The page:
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Tuesday, February 7 • 10:20am - 10:40am
Technical Session. In Pursuit of a Silver Bullet: Does Standardized Sampling Need to Accommodate Seasonal and Regional Influences on Fish Richness Across Large Rivers of Missouri?

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AUTHORS: Corey Dunn, Missouri Cooperative Fish and Wildlife Research Unit, Department of Fisheries and Wildlife Sciences, University of Missouri-Columbia; Craig Paukert, US Geological Survey, Missouri Cooperative Fish and Wildlife Research Unit, Department of Fisheries and Wildlife Sciences, University of Missouri-Columbia

ABSTRACT: Fish richness patterns are largely unknown in Missouri’s “mid-sized” rivers interspaced between wadeable streams and the great rivers. Our objective was to develop standardized fish sampling protocols for these rivers. We conducted 35 surveys across nine sites and two regions (Ozarks, Plains). We used six active and passive gears to repeatedly sample sites in spring, summer, and fall from summer 2014 – spring 2016. We asked, 1) Does fish richness vary seasonally and between regions? 2) Were gears similarly effective across seasons and regions? and 3) Can efficiency be improved by minimizing redundancy among gears? We assessed gear effectiveness via species-accumulation curves (i.e., effort vs. percentage of detected richness). We used Monte-Carlo simulation to reduce the full protocol into the most efficient nested combinations of gear and effort that still detected high levels of richness. Average richness per site ranged from 31–49 species in the Plains and 47–71 in the Ozarks, which was approximately 200–300% of the historical average richness reported per survey within each region. While assemblage composition changed seasonally, species richness remained constant (mean richness ± 90% confidence interval: spring = 50.1 ± 7.9, summer = 50.6 ± 9.5, fall = 51.1 ± 9.4). Species-accumulation curves constructed by combining all gears were asymptotic indicating nearly all species were detected during each survey; however, the most effective single gear (boat electrofishing), on average only detected 60% of richness. Protocols emphasizing electrofishing, seining, fyke nets, and benthic trawling minimized redundancy among gears. For example, the most efficient protocols for detecting 75% and 90% of species richness with 95% confidence only required 30% and 59% of initial survey effort, respectively. Overall, findings demonstrated richness was spatially variable but seasonally consistent. Despite logistical challenges, standardized monitoring within mid-sized rivers is achievable, but will require an efficient and diversified approach.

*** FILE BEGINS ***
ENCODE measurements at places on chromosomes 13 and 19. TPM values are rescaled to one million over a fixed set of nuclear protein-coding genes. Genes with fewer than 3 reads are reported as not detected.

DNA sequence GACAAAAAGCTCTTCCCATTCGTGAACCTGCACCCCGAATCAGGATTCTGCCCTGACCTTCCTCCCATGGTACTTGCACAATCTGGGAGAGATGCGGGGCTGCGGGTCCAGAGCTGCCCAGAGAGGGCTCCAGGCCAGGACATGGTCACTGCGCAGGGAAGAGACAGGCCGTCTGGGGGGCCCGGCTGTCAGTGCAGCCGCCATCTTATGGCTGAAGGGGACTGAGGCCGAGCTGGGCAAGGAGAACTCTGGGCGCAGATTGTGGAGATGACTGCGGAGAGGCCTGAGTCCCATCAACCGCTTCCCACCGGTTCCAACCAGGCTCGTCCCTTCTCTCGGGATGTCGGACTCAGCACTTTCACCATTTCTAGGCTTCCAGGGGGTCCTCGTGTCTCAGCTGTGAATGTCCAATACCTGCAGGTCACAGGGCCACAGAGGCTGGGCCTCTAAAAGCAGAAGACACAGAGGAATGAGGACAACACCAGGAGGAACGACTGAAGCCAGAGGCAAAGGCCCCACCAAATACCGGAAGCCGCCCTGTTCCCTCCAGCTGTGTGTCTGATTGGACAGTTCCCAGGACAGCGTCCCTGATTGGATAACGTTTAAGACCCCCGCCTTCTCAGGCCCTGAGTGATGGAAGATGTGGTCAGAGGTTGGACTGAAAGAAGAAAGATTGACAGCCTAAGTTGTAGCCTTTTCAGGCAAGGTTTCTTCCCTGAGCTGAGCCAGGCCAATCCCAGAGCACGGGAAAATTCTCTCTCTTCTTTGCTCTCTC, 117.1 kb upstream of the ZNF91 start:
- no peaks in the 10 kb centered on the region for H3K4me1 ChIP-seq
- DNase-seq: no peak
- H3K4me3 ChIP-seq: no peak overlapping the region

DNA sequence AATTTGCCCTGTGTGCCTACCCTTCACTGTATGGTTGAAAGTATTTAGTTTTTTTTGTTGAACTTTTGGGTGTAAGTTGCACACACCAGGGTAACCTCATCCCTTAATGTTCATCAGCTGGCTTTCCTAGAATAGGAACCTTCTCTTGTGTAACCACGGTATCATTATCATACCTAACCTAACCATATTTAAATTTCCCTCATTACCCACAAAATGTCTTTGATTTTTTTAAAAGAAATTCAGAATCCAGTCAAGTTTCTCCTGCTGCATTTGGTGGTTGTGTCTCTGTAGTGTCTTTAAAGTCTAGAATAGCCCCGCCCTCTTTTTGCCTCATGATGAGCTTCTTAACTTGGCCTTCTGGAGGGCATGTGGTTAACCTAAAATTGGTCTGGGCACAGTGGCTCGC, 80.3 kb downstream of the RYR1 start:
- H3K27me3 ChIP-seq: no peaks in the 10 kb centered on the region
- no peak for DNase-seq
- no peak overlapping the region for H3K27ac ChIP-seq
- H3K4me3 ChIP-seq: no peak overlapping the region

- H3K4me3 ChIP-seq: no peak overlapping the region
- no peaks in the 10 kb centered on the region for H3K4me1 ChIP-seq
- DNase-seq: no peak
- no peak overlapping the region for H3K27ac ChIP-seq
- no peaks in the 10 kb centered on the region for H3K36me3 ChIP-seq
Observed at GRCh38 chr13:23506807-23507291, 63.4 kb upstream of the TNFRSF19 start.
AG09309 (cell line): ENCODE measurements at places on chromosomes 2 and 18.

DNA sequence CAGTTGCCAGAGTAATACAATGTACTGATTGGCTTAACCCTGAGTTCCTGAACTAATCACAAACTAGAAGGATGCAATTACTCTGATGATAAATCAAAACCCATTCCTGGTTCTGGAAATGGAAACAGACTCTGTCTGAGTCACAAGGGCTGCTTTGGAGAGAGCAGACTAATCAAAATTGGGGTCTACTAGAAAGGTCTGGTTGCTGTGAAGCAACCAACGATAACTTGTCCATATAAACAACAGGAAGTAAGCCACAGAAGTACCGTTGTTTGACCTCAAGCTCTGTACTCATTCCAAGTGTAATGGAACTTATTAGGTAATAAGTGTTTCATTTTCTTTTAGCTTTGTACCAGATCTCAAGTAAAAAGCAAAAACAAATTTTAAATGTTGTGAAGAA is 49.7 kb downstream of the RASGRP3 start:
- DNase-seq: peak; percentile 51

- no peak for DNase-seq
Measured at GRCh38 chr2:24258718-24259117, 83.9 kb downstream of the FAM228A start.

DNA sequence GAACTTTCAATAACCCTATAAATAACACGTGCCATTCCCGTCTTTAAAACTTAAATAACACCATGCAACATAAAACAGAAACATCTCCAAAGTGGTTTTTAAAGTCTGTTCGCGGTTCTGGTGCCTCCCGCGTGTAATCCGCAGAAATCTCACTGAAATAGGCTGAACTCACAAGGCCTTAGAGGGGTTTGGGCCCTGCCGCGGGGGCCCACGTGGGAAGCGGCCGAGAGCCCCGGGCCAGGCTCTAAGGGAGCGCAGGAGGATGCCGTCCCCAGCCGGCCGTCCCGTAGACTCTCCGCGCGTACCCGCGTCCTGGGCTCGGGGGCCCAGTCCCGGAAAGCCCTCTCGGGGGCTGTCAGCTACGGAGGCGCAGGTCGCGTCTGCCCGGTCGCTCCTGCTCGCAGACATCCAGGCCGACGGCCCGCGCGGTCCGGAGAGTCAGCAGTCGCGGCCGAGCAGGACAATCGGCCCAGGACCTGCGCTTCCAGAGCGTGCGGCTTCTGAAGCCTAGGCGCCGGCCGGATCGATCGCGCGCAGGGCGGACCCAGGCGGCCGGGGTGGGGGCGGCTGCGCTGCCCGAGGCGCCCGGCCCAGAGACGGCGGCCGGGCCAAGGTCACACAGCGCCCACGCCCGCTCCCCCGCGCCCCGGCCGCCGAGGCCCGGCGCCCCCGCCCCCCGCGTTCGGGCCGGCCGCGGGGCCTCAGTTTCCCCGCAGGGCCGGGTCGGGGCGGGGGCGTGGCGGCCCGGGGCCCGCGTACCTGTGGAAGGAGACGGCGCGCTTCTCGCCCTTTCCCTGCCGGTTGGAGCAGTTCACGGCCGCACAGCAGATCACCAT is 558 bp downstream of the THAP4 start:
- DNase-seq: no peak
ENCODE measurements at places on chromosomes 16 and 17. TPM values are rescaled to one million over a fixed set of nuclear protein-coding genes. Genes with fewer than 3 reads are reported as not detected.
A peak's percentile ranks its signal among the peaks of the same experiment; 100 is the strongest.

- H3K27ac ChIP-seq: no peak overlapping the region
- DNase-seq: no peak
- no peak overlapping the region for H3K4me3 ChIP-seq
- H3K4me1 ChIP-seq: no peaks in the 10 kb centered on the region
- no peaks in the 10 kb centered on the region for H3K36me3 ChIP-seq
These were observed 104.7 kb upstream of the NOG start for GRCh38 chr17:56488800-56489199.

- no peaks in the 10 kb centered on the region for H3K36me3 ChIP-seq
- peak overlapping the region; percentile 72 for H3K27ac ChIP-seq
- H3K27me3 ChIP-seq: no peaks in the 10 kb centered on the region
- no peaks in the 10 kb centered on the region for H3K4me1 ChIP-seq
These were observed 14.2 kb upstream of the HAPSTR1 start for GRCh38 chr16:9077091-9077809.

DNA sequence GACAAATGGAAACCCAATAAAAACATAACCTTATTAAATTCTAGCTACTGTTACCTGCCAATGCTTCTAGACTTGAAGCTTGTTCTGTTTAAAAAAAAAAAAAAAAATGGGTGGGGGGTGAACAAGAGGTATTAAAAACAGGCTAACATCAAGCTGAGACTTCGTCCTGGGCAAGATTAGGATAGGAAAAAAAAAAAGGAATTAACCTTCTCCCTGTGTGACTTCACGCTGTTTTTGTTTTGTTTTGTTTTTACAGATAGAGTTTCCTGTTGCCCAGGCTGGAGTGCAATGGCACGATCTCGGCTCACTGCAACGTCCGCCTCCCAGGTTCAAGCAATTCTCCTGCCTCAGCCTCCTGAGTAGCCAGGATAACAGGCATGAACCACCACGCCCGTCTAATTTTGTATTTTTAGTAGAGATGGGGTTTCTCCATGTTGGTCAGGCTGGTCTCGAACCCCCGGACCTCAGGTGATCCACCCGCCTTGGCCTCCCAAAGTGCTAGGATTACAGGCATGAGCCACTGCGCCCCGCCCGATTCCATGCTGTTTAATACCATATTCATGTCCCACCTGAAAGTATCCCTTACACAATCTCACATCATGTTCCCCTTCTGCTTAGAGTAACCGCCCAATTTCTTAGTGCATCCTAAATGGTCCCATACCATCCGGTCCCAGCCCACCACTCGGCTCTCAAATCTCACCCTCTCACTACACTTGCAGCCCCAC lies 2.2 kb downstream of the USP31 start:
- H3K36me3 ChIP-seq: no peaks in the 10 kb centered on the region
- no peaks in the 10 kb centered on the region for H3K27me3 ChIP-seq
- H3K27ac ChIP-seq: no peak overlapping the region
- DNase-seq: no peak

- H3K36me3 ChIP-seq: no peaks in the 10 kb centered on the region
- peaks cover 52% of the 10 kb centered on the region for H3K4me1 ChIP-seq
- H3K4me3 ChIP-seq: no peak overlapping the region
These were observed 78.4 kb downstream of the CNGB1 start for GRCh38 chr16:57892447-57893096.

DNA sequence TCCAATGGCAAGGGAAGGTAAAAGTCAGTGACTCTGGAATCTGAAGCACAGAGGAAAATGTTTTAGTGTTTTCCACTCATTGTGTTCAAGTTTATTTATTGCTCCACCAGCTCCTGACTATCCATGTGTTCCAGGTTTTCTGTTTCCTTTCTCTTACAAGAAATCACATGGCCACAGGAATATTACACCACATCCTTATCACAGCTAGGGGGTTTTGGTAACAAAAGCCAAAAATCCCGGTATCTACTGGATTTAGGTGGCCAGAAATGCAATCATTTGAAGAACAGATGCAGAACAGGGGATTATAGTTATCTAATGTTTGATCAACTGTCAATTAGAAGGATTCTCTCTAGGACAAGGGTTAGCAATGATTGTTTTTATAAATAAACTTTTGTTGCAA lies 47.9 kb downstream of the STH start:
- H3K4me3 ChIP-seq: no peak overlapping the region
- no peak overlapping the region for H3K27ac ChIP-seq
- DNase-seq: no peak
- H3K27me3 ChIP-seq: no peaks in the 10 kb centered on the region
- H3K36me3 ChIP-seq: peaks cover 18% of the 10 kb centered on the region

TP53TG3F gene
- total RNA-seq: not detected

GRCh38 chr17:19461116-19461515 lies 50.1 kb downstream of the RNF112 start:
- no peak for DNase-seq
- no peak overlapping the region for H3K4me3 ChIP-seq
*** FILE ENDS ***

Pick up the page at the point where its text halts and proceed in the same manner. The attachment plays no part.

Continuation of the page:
Tuesday February 7, 2017 10:20am - 10:40am
Grand Ballroom C

Attendees (5)